This really pisses studios off because your cancelation prevented them from booking a paying customer. Be considerate. Call the studio at least a day before if something comes up, and you know you won’t be able to make the session. Some studios make artists pay an non-refundable down payment to book a time slot because of this, but it still doesn’t equal up to the cost of a full session. Don’t get a reputation for being a flake. They might flag you as a customer that’s not dependable.
2. Treating the studio session like a house party:
When you’re in a studio session, you should be getting down to business. Time is money. The only people that should be there, are people that are contributing to the recording. Too many artists bring a large, annoying entourage to the studio, partying and bullshitin’ when they should be focused on being productive. These extra people usually don’t appreciate the value of the session and ask the engineer a lot a annoying questions like, “what that button do?” Don’t be a show off. Leave the crew at the crib and invite them to the release party.
3. Not backing up your music:
Studio engineers are not responsible for archiving your music. If they do that’s a bonus, and you should be grateful. But it’s not their job. You should bring a hardrive, save your studio sessions on it, and keep it in a safe place. Artists are always calling studios looking for some shit they recorded 3 years ago, then get mad when the studio doesn’t have it. Studio’s go out of business, hardrives crash, stuff gets caught on fire, people break in and steal shit…You get the picture? Anything can happen if your music is kept in one place. Always get a backup and you’ll never have to worry about your valuable music being lost.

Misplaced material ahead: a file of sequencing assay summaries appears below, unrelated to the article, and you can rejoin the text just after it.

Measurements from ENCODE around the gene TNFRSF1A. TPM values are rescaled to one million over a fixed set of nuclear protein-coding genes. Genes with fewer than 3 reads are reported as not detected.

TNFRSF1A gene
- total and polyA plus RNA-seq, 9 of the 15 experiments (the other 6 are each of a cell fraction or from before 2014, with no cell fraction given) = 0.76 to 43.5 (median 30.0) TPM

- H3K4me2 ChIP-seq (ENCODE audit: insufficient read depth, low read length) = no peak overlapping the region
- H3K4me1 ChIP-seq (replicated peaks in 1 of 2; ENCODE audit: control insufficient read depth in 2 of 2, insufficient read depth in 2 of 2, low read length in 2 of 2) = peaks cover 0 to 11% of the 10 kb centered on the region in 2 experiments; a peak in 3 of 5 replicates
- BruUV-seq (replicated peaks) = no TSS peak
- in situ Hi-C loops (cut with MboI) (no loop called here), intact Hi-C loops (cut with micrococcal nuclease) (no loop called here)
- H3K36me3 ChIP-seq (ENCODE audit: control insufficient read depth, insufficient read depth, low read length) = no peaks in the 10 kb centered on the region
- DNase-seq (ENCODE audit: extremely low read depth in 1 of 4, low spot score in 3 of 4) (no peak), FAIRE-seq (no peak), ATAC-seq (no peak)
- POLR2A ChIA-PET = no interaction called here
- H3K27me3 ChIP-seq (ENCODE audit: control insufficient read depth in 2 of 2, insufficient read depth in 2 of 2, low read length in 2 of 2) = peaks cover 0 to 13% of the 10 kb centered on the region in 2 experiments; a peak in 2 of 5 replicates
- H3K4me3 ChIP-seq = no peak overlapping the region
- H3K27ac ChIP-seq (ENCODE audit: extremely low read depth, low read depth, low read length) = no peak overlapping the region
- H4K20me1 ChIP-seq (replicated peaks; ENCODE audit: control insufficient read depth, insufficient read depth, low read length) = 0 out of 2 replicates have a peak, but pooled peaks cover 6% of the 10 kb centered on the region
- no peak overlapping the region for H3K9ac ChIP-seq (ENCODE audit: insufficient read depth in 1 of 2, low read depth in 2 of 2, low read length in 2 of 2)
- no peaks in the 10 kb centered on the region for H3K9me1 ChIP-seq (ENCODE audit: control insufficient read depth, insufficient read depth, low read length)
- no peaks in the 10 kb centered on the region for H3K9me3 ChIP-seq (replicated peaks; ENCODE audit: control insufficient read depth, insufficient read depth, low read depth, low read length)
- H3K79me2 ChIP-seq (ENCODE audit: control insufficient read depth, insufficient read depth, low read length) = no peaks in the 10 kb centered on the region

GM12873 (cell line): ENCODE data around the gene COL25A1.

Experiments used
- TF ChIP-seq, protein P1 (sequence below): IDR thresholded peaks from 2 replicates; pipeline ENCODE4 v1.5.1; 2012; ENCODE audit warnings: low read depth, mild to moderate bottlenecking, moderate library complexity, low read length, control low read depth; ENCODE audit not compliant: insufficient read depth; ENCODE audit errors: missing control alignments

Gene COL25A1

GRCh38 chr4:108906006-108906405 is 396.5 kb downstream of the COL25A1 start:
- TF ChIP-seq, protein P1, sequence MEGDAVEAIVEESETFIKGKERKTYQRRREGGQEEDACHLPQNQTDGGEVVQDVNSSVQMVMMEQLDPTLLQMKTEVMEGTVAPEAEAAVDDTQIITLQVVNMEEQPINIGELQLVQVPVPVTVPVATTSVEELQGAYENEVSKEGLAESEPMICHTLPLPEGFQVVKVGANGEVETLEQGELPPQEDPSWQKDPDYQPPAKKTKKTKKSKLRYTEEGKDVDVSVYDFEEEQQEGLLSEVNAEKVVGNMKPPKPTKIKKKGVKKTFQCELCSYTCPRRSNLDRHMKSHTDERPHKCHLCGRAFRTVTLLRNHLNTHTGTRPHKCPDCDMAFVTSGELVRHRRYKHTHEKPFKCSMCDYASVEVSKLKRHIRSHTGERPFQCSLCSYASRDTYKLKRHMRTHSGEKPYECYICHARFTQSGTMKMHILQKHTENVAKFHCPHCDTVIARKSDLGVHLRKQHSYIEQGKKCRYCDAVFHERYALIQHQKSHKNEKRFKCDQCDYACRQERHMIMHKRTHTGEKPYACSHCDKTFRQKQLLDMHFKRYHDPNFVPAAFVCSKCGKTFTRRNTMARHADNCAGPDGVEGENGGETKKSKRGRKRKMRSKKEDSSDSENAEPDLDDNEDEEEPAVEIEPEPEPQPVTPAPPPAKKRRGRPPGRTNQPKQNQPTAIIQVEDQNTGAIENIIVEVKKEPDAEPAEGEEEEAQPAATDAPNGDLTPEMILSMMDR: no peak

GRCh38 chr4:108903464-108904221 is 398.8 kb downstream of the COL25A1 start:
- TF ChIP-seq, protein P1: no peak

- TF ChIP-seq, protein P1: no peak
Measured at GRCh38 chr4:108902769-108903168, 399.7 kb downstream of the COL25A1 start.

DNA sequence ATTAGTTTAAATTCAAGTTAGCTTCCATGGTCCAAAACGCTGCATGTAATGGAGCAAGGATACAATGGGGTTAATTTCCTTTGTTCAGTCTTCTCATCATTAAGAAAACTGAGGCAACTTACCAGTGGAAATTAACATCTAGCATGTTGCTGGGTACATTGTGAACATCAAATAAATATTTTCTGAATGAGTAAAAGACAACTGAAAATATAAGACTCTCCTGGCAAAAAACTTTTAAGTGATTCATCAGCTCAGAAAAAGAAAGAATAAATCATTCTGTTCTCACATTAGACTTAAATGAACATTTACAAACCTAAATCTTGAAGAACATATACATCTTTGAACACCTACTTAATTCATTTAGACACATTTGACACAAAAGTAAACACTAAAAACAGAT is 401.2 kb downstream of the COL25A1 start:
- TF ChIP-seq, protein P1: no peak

4. Bad audio files:
This is usually a problem when the producer who made your beat, gives you session files that are all screwed up. These files may not be in sync with each other, be recored too low in volume, or recorded too high. Either of these prevents your studio engineer from doing the best job he’s capable of. Taking the time to fix those problems eats up more studio time. This ends up costing you more money.
5. Being annoying during the mixdown session:
Some studio engineers don’t even want artists in the room when they’re mixing down music. Mixing can be a tedious process and usually takes a considerable amount of time to get right. Some artists can be bothersome when they are in the room during this process. It’s hard to tell what the mixdown will sound like until it is completely finished. So give the engineer a break and let him perform his craft, then critique when he’s done.
6. Not respecting the studio equipment:
People come into the studio and sometimes put their pizza and beer on top of valuable studio equipment. Suff gets spilled and expensive electronics are ruined for good. This is a good way to fuck up a relationship with an engineer and you can end up paying lots of money to replace what you broke.
7. Not having the money at the end of the studio recording:
Nothing pisses off a studio engineer more than staying up all night recording your music, only to have you tell him that you don’t have the money right now. This is a straight asshole move because the artist knows this before he does the session. This can get your music mysteriously erased or leaked. Don’t be a cheat. If you don’t have the money to pay, don’t waste anyone’s time.
If you engineers and producers can think of anymore, please add them in the comments below.